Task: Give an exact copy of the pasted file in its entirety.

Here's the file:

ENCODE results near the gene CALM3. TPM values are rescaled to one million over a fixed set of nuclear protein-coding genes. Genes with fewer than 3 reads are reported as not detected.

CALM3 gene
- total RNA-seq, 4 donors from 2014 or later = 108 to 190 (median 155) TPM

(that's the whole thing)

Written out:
ENCODE results near the gene CALM3. TPM values are rescaled to one million over a fixed set of nuclear protein-coding genes. Genes with fewer than 3 reads are reported as not detected.

CALM3 gene
- total RNA-seq, 4 donors from 2014 or later = 108 to 190 (median 155) TPM